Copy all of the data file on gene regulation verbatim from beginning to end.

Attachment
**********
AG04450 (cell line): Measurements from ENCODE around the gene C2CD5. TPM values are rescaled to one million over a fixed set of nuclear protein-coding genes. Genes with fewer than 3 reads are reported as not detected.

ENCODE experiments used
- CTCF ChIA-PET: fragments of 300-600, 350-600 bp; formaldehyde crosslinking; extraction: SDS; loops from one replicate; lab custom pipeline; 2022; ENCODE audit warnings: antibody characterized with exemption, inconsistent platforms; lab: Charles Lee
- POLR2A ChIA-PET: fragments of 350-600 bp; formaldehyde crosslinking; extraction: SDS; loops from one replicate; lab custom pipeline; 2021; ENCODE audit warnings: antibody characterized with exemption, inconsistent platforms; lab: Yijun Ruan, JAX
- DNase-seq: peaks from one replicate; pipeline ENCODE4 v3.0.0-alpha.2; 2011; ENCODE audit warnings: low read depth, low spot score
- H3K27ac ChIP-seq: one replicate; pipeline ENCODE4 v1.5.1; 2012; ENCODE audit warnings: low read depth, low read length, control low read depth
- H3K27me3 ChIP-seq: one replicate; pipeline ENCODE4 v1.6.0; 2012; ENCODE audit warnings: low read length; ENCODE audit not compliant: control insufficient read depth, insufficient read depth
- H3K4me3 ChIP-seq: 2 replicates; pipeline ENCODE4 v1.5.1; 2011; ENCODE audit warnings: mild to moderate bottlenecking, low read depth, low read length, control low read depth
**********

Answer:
AG04450 (cell line): Measurements from ENCODE around the gene C2CD5. TPM values are rescaled to one million over a fixed set of nuclear protein-coding genes. Genes with fewer than 3 reads are reported as not detected.

ENCODE experiments used
- CTCF ChIA-PET: fragments of 300-600, 350-600 bp; formaldehyde crosslinking; extraction: SDS; loops from one replicate; lab custom pipeline; 2022; ENCODE audit warnings: antibody characterized with exemption, inconsistent platforms; lab: Charles Lee
- POLR2A ChIA-PET: fragments of 350-600 bp; formaldehyde crosslinking; extraction: SDS; loops from one replicate; lab custom pipeline; 2021; ENCODE audit warnings: antibody characterized with exemption, inconsistent platforms; lab: Yijun Ruan, JAX
- DNase-seq: peaks from one replicate; pipeline ENCODE4 v3.0.0-alpha.2; 2011; ENCODE audit warnings: low read depth, low spot score
- H3K27ac ChIP-seq: one replicate; pipeline ENCODE4 v1.5.1; 2012; ENCODE audit warnings: low read depth, low read length, control low read depth
- H3K27me3 ChIP-seq: one replicate; pipeline ENCODE4 v1.6.0; 2012; ENCODE audit warnings: low read length; ENCODE audit not compliant: control insufficient read depth, insufficient read depth
- H3K4me3 ChIP-seq: 2 replicates; pipeline ENCODE4 v1.5.1; 2011; ENCODE audit warnings: mild to moderate bottlenecking, low read depth, low read length, control low read depth